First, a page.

Treasures and Gardens



The Garden of Bolders

Sazareishi-no-niwa, or the Garden of Boulders, is the main garden of Shunkōin temple. The name was derived from many boulders, or sazareishi, in the garden, and those bolders represent the islands of Ise Bay. The Garden of Bolders is prominent because the theme is the Great Shrine of Ise and this garden actually houses a shrine and forest, which enshrine two most important Shintō deities, Amaterasu-ōmikami (a sun goddess) and Toyouke-no-ōmikami (a goddess of agriculture).

The Forest of Naikū and Shrine of Gekū at Shunkōin

There is no shrine for Amaterasu-ōmikami in the Garden of Bolders, or Sazareishi-no-niwa. However, a forest is considerd a sacred place in Shintoism. Thus, Amaterasu-ōmikami is enshrined at the Forest of Naikū, and Toyouki-no-ōmikami is enshrined at the Shrine of Gekū.

There are two reason why this Zen Buddhist temple has the garden, whose theme is the Great Shrine of Ise, which is the head shrine of all Shintō shrines in Japan. The one is that the patron of Shunkōin in the 17th century, Noriyuki Ishikawa, ruled Ise-Kameyama, in present-day Mie Prefecture, and was also an enthusiastic worshipper of the Great Shrine of Ise. The other is that it is common to see Buddhist and Shintō objects enshrined at the same place in Japan because until the Meiji period (in the late 19th and early 20th century), it was a popular belief in Japan that Shintō deities are various forms of the Buddha that existed to save people.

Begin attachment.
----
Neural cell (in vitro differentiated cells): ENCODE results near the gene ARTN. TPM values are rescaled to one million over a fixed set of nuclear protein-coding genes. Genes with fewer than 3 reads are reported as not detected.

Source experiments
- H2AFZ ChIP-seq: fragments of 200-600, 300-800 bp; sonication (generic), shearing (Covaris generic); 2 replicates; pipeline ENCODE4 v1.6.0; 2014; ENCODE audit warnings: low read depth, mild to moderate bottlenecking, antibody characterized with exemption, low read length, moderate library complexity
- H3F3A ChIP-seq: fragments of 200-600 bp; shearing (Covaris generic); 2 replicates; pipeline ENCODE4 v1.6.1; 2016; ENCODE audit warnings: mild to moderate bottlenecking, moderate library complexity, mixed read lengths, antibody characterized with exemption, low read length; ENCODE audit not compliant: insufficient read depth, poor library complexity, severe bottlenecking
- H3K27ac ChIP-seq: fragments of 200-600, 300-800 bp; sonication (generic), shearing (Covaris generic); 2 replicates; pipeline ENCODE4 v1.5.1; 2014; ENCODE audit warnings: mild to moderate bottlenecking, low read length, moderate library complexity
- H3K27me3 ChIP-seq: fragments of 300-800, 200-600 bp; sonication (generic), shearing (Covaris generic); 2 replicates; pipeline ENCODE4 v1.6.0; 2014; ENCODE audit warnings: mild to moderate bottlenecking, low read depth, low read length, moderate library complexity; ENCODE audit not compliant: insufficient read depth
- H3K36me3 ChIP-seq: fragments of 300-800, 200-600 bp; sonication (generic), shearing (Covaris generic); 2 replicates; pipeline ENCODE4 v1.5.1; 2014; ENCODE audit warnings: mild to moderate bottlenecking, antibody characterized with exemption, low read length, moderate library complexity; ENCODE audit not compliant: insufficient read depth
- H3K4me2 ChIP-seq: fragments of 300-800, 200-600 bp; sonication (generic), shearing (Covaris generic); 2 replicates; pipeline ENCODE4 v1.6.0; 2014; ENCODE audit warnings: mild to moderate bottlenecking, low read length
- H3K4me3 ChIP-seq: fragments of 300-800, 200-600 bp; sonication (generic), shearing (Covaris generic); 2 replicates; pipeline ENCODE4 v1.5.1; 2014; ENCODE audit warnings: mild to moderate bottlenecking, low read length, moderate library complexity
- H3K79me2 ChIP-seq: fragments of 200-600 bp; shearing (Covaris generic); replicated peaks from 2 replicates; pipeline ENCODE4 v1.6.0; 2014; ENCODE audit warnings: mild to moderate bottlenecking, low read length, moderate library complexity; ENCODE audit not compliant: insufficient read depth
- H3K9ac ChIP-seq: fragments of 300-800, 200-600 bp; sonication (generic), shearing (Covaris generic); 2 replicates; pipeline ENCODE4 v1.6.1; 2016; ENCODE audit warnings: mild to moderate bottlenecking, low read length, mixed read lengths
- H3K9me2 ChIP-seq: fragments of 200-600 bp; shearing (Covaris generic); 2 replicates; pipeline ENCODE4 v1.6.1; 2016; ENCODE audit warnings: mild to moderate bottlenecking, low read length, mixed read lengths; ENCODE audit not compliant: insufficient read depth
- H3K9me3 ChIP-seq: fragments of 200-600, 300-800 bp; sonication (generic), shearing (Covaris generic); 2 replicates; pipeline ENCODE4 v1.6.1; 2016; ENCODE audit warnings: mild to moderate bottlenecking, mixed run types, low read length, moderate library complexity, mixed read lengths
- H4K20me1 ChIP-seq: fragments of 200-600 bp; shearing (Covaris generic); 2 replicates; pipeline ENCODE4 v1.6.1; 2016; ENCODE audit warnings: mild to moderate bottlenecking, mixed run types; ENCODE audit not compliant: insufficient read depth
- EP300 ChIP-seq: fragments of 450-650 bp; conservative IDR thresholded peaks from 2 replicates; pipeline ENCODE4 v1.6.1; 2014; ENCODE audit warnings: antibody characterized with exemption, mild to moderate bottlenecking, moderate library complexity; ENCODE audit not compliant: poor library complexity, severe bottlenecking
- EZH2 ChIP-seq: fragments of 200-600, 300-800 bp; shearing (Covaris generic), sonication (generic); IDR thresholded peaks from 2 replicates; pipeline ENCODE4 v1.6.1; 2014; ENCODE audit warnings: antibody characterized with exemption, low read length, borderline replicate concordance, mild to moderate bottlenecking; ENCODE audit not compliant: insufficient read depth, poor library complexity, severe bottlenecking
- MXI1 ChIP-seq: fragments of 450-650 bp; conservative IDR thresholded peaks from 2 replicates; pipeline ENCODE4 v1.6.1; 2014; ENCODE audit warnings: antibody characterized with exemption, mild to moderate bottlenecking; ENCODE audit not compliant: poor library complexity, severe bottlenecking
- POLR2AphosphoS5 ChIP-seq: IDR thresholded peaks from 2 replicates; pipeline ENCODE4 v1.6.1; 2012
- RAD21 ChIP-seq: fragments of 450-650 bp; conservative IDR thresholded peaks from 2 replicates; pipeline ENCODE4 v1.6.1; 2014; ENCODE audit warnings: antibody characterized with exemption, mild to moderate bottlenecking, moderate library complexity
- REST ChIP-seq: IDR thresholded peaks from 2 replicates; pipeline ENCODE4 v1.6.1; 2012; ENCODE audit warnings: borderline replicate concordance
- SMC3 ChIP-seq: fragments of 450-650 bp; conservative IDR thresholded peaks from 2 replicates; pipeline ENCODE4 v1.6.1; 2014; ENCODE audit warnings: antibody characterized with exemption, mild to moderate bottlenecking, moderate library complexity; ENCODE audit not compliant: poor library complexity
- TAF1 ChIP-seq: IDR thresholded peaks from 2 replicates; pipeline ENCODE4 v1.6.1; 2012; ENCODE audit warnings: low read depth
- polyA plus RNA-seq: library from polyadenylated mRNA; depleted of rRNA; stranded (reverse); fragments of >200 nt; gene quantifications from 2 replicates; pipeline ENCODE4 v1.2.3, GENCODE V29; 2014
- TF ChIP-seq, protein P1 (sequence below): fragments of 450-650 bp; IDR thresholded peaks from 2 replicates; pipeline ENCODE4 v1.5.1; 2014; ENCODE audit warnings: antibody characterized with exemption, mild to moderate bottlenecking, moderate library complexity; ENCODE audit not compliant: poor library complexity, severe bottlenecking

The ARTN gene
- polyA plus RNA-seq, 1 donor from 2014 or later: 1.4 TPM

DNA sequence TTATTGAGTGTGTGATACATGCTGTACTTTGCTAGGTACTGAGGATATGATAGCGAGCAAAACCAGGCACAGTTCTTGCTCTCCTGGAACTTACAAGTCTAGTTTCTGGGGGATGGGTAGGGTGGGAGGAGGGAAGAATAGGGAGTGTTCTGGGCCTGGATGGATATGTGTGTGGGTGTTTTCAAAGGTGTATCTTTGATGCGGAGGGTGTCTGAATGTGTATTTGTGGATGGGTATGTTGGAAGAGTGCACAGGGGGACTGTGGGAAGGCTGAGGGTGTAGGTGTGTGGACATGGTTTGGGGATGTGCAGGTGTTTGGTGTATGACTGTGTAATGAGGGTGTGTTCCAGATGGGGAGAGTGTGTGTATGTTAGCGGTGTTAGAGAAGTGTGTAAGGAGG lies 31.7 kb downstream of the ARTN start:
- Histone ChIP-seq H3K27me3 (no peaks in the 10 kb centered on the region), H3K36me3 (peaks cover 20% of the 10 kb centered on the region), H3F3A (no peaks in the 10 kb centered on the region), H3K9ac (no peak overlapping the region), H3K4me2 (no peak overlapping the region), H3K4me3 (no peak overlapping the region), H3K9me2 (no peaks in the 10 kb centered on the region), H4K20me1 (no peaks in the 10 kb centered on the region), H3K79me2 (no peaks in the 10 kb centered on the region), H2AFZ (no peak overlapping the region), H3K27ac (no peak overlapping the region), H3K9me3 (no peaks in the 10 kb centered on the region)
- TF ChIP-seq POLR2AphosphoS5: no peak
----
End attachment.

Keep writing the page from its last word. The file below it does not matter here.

The Garden of Bolders

The Great Shrine of Ise, or Ise Jingū is the foremost Shintō shrine because this shrine is the head shrine of all Shinō shrines in Japan and mainly enshrines two prominent deities in Shintoism, Amaterasu-ōmikami and Toyouke-no-ōmikami. The Great Shrine of Ise is located in Mie Prefecture and believed to be established about 2000 years ago. The shrine is composed of two main shrines and 125 subsidiary shrines. One of the two main shrine is Naikū, or the Inner Shrine and the other is Gekū, or the Outer Shrine.

  • Naikū, or the Inner Shrine, was established to enshrine Amaterasu-ōmikami around 2000 years ago. Amaterasu-ōmikami is a sun goddess of the Japanese mythology and the ancestral goddess of the Japanese imperial family, or Tennō-ke.

  • Gekū, or the Outer Shrine, was established to enshrine Toyouke-no-ōmikami around 1500 years ago. Toyouke-no-ōmikami is a goddess of agriculture and industry and produce food for Amaterasu-ōmikami.


The Garden of Tokiwa

Tokiwa-no-niwa, or the Garden of Tokiwa, is the oldest part of Shunkōin and was built in the late 16th century. This garden is in a shakkei style, or borrowed scenary style. The principle of Shakkei is using a surrounding landscape as a part of a garden. The name, Garden of Tokiwa, is derived from using the landscape of Tokiwa, the northwest part of Kyoto, as a shakkei, or borrowed scenary, of this garden.

Crane and Turtle

This garden has another name, Tsurukame-no-niwa, or the Garden of a Crane and Turtle. Tsuru is a crane, and kame is a turtle in Japanese. A stone lantern next to an old well in the garden represents a standing crane. And, a huge stone structure in the center of the garden represents a sea turtle. In Japan or East Asia, a turtle and crane are the symbols of longevity. Thus, a pair of a crane and turtle is often used a subject of patintings or statue in Japan, like this garden.

The Garden of Tokiwa

From Left to Right
Tsukubai, or a washbasin for tea ceremonies, the Kuromoji Gate, and the old wall

Flowers at Shunkōin

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